Make a curry paste by placing the cilantro roots, lemongrass, chili Guajillo, Thai chilies, garlic, shallots, shrimp paste and salt in the food processor. Turn on the machine and while it runs, pour cooking oil into the spout in a stream (like making pesto). Let the processor run for 3 minutes, stopping it occasionally to use a spatula to scrape down the sides of the machine.

Place the curry paste in a frying pan with the pork and cook over medium heat until the pork is no longer pink. Stir in tomato, palm sugar, and fish sauce and let it simmer until the tomato is softened. Nam Prik Ong should have the consistency of tomato sauce (not watery). When it is done, stir in chopped cilantro and serve with jasmine rice and vegetable condiments, or serve it Kantok Dinner Style with sticky rice and other traditional dishes.

Vegetable Condiments: Sliced cucumbers, long beans, wing beans, Thai eggplants, banana blossoms, steamed Kabocha pumpkin.

© 2010  Pranee Khruasanit Halvorsen
I Love Thai cooking
Pranee teaches Thai Cooking classes in the Seattle area. Her website is: I Love Thai cooking.com .

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Phuket Red Curry Paste, My Aunt’s Recipe

I have five women in my life that I am thankful everyday for their talents, strength and kindness. I grew up with my grandmother, mom and my three aunts. It was quite an experience.  When it came to culinary skills, my three aunts each had their own specialty. My aunt Pan specializes in curry paste making and her curry paste is well known among family and friends. It was the year I left Phuket to go to Seattle that I visited my Aunt Pan to pick up a kilo of her homemade curry paste to bring with me. I kept it in the freezer for a year. But when I visited her a year later, I felt a little guilty asking her to make some more for me because it takes a week of pounding by hand. Instead, I asked her for her secret. She taught me to feel the ingredients in my left palm before putting them in the mortar. I was not sure if I got it at the time, but I was glad that I had also taken note of the amount in standard American measuring spoons. Now I even teach my aunt’s recipes in my cooking class on Southern Thai curry dishes.

Then the other day, I gave myself a final exam. I was in the kitchen preparing a curry paste, conducting every step from memory. I recalled the lesson with my aunt from over 15 years ago. She said that for four servings, start with about 1 teaspoon of salt and about 1 tablespoon of black pepper. For turmeric, she said that if I wanted to use fresh turmeric I should use about 1 inch, and she bent her index finger. If I used dry turmeric, use about 1 teaspoon. The amount for the dry red chili pepper I remember really well. She used 40 dried Thai chilies.  I used 20 for my cooking class and everyone thought that it was too hot, so generally I use 15 chilies for American 3 stars and 20 for 5 stars.

Phuket Red Curry Paste--Recipe from Phuket Village

My grandmother, mom, and three aunts prepared this curry paste with a  mortar and pestle countless times in their lives. About 30 years ago, when our village had access to electricity for the first time, I remember that the most important modern kitchen appliances that we purchased right away were a rice cooker and a blender.

My mom’s favorite way to make curry paste was with a mortar and pestle, but often she blended them in the blender. For this recipe I decided to prepare it in a blender, which only takes 5 minutes. I hope you enjoy my family recipe.

The Color of Phuket Red Curry Paste

Phuket red curry paste is so versatile. You may use it in any red curry recipe that calls for red curry paste. However, the color is yellow because our family omits dried large red spur chili pods. You may add 3 dried New Mexico Chili Pods to this recipe to add a deep red-orange color.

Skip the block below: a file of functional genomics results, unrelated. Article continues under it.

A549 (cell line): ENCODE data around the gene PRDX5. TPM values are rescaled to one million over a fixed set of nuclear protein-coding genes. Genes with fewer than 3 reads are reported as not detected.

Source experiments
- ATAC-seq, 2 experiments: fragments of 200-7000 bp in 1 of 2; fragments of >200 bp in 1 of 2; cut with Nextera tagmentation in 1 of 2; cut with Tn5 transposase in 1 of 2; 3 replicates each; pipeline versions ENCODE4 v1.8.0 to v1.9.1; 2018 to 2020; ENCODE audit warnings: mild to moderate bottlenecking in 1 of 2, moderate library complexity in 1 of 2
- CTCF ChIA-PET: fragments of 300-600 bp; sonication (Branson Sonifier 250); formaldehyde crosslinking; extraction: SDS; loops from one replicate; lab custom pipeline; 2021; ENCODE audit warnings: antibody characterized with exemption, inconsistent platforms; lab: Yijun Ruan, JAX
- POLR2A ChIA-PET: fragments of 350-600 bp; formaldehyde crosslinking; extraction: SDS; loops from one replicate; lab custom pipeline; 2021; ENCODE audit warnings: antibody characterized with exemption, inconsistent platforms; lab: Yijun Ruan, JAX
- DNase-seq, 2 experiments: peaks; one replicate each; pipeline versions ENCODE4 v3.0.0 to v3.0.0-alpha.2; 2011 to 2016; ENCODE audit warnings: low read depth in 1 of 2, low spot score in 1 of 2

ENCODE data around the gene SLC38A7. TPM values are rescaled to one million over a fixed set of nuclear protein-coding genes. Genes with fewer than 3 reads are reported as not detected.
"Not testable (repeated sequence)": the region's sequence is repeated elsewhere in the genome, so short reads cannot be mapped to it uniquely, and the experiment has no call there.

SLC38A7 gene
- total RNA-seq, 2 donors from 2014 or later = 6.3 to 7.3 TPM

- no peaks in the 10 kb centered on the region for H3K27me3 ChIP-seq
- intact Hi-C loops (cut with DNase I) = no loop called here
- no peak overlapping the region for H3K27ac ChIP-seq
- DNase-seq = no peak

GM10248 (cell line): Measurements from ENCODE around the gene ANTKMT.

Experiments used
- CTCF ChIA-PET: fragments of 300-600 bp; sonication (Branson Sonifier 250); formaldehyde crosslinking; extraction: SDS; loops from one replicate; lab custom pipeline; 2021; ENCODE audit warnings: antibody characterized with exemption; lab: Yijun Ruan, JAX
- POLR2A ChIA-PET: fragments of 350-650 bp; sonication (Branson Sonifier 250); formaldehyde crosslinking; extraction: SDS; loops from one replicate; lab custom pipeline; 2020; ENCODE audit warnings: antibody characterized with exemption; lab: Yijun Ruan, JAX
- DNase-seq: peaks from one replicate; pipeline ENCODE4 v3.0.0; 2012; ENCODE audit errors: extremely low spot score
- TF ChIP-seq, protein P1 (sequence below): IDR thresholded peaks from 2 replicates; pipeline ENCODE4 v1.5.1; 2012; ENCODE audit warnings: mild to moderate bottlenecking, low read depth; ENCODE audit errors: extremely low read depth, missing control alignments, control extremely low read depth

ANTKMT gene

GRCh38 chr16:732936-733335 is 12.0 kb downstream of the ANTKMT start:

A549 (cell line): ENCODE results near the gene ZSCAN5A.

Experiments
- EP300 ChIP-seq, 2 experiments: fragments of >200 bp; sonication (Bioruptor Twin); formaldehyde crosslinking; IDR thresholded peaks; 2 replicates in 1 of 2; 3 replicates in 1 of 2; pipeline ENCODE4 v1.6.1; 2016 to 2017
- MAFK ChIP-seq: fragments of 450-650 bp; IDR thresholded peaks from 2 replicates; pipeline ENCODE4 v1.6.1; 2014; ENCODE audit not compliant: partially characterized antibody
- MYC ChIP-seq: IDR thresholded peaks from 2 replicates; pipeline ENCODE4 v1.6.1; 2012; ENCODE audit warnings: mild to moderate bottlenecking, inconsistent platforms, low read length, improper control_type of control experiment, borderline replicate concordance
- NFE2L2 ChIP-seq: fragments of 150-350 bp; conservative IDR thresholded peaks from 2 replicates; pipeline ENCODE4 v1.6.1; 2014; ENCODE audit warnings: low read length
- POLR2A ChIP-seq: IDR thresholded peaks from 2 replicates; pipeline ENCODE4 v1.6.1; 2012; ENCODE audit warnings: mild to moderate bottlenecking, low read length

Phuket Red Curry Paste

Kruange Gaeng Phed Phuket

Yield: 1/2 cup

1 shallot, halved and peeled
6 cloves garlic
1 lemongrass, trimmed and thinly sliced, about 2 tablespoons
1 teaspoon salt
1 teaspoon turmeric
1 teaspoon shrimp paste
1 tablespoon black peppercorns
Place all ingredients in the blender with 1/2 cup water; blend until smooth, about 5 minutes.

© 2010  Pranee Khruasanit Halvorsen

I Love Thai cooking
Pranee teaches Thai Cooking classes in the Seattle area. Her website is: I Love Thai cooking.com

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Ramadan 2010

Follow the Tradition of Thai Muslim Cooking on Phuket Island during the Ramadan

Now

Phuket Chicken Biryani Rice, also known as Kao Mok Gai, is a well known Thai-Muslim rice dish. Southern Thai cuisine gets its distinguished flavor from the neighboring countries of Malaysia and Indonesia. Growing up in Phuket I loved the diversity of our local cuisines. Our family cooked Thai and Chinese cuisines and at the market I enjoyed Thai Muslim cooking. After Persian Muslims settled in Phuket, their descendants took their traditional Biryani Rice and created a Thai variation, Koa Mok Gai. It is cooked for special occasions like weddings or during Ramadan. It is not a common dish to cook at home but most of the time we can purchase it from Kao Mok Gai vendors. If you want to try it when you visit Phuket, stop by an open air market in Bangtao or Kamala.

Phuket Chicken Biryani Rice—Kao Mok Gai Phuket

Over the past 10 years I have stayed in contact with a few chefs from Bangtao and Kamala Village. I learned to cook Kao Mok Gai from Varunee, my Thai chef for the culinary tour in Phuket. Her mom is a renowned caterer among the Muslim population in the Bangtao area. Over the years, I have written down many versions of her Kao Mok Gai.

Kao Mok Gai with Fresh Vegetable, Chile Sauce and Chicken Soup

The other day I wanted an easy lunch, which led to the creation of a quick and easy version of Kao Mok Gai. It took me 10 minutes to make, since I already had the ingredients in the house. It may take you 15 to 20 minutes to prepare the ingredients.

If you have an old-style rice cooker that is easy to clean, I recommend using that. Otherwise place everything in a Pyrex 9″x13″ pan and cover neatly with foil, bake in an oven at 350F for 25 minutes and let rest for 10 minutes before removing the foil and serving.

Phuket Chicken Baryani Rice

Kao Mok Gai

Serves: 4 to 6

Active Time: 10 minutes

2 cups jasmine rice, basmati rice, or any long grain rice
2 1/2 cups water or chicken broth
1 tablespoon fried garlic or shallot, plus 1 tablespoon for garnish
1 tablespoon canola oil, garlic oil or shallot oil
2 tablespoons Madras curry powder
1 tablespoon lemongrass powder
1/2 teaspoon galangal or ginger powder, optional
1 bay leaf